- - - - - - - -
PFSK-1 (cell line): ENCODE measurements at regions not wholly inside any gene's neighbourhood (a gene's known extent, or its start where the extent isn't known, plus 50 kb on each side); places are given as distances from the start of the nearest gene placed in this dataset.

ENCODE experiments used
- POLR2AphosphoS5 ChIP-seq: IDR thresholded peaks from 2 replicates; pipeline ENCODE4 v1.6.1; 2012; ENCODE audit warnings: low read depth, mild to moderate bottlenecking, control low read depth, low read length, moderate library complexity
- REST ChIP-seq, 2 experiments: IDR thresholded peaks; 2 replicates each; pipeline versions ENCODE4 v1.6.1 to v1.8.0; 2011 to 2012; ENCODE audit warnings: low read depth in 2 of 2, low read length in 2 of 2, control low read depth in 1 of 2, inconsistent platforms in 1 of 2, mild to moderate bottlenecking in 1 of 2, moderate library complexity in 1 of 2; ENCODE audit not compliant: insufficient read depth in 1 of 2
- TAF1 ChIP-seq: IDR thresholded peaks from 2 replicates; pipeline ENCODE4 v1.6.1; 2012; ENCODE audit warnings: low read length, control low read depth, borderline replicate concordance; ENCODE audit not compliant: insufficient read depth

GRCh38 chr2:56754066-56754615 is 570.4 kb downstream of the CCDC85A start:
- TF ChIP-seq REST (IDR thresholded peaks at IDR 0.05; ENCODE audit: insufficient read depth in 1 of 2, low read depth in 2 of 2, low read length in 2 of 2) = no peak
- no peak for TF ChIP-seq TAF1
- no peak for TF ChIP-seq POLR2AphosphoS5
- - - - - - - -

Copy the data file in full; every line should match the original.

PFSK-1 (cell line): ENCODE measurements at regions not wholly inside any gene's neighbourhood (a gene's known extent, or its start where the extent isn't known, plus 50 kb on each side); places are given as distances from the start of the nearest gene placed in this dataset.

ENCODE experiments used
- POLR2AphosphoS5 ChIP-seq: IDR thresholded peaks from 2 replicates; pipeline ENCODE4 v1.6.1; 2012; ENCODE audit warnings: low read depth, mild to moderate bottlenecking, control low read depth, low read length, moderate library complexity
- REST ChIP-seq, 2 experiments: IDR thresholded peaks; 2 replicates each; pipeline versions ENCODE4 v1.6.1 to v1.8.0; 2011 to 2012; ENCODE audit warnings: low read depth in 2 of 2, low read length in 2 of 2, control low read depth in 1 of 2, inconsistent platforms in 1 of 2, mild to moderate bottlenecking in 1 of 2, moderate library complexity in 1 of 2; ENCODE audit not compliant: insufficient read depth in 1 of 2
- TAF1 ChIP-seq: IDR thresholded peaks from 2 replicates; pipeline ENCODE4 v1.6.1; 2012; ENCODE audit warnings: low read length, control low read depth, borderline replicate concordance; ENCODE audit not compliant: insufficient read depth

GRCh38 chr2:56754066-56754615 is 570.4 kb downstream of the CCDC85A start:
- TF ChIP-seq REST (IDR thresholded peaks at IDR 0.05; ENCODE audit: insufficient read depth in 1 of 2, low read depth in 2 of 2, low read length in 2 of 2) = no peak
- no peak for TF ChIP-seq TAF1
- no peak for TF ChIP-seq POLR2AphosphoS5